After graduation, I spent two months with my parents just helping around the house, buying groceries, and doing anything I could to make things a little easier for them. I had the opportunity to join my parents for some of my dad’s appointments at Mayo, and I was incredibly impressed with everything I saw. When they say that Mayo is the best of the best, they aren’t just blowing smoke.
When I was offered the job in Pierre, I jumped at it. Not only was it an incredible opportunity professionally, but Pierre is only a two and a half to three hour drive. For awhile, everything was going well. Dad was responding to treatment better than his doctors had hoped. In November, he underwent a stem cell transplant, and at Christmas we all celebrated what we thought was the end of my dad’s battle with cancer. AITL when treated with CHOP chemo and a stem cell transplant has an 85% “cure” rate. Unfortunately, my dad is a member of the unlucky 15% where the stem cell transplant fails and the disease relapsed in January.
Being the fighter that he is, my dad underwent a very risky splenectomy and began a new round of chemo treatments. Almost two weeks ago, he gave us all a huge scare. The type of chemo he has been receiving apparently caused a clot, and that clot traveled to his lung nearly killing him. Dad spent 5 days in the ICU on a ventilator. I was able to drop everything and drive out to the Hills to be with my parents at the drop of a hat and spend a long weekend with my family. However, the guilt I felt when I had to return to work while my dad was still in the hospital was horrible.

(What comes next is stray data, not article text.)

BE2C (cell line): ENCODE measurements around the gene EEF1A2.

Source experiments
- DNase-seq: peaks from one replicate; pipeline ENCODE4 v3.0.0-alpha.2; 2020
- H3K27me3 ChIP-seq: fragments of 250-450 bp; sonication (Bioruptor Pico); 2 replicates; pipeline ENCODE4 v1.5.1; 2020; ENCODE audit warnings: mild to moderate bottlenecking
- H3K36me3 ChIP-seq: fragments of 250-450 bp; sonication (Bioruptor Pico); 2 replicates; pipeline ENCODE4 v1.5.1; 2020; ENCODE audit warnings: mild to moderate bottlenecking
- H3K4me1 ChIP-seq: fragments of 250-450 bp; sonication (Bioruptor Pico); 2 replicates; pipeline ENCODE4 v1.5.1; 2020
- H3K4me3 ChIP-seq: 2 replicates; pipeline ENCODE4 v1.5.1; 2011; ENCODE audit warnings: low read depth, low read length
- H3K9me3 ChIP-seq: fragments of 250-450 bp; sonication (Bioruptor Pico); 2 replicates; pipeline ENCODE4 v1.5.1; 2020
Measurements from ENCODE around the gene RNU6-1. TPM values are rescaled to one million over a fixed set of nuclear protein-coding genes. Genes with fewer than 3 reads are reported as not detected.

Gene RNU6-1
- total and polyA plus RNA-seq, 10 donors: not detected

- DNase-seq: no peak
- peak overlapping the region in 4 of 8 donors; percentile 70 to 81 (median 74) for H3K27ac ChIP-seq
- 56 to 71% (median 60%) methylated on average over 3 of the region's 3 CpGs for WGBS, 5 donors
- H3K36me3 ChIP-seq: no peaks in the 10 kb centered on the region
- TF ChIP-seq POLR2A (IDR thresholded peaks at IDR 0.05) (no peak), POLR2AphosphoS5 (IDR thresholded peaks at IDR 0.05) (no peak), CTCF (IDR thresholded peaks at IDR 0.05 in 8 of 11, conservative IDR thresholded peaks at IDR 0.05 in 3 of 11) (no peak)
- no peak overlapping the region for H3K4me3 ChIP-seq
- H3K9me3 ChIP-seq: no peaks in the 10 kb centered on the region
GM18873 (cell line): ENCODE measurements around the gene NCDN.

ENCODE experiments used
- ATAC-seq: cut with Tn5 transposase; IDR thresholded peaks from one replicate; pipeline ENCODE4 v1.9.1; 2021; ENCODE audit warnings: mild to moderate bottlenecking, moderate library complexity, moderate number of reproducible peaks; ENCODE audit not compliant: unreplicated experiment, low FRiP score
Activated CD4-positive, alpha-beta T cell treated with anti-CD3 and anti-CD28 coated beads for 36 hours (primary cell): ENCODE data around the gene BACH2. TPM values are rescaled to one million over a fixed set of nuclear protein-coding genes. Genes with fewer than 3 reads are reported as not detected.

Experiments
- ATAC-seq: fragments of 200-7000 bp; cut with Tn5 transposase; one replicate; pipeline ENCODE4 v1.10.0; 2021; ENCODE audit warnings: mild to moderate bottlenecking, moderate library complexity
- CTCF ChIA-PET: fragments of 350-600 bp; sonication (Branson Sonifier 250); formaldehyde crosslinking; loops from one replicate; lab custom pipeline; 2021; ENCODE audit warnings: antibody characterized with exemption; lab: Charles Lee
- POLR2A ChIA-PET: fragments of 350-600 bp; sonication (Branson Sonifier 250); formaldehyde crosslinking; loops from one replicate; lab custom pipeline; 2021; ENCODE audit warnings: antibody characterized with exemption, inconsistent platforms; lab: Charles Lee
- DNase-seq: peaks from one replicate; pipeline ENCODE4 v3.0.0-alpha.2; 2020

When my grandparents were sick, my mom essentially moved across the country to take care of them. She had the luxury of being retired at the time though. I have been working full time for less than a year, and I have no idea what it’s like to go to work and spend a day without thinking about my dad and his illness. I’m close enough to where I can easily go home for the weekend, but should I have looked more seriously for jobs in the Black Hills so I could live at home and help out around the house? Honestly, Pierre was the closest to home that I wanted to be. I hate to admit it, but I need that separation, even if just a couple of hundred miles, to be able to function. I spend every day terrified that that particular day will be the day I get a call saying my dad is gone. That thought is never far from my mind.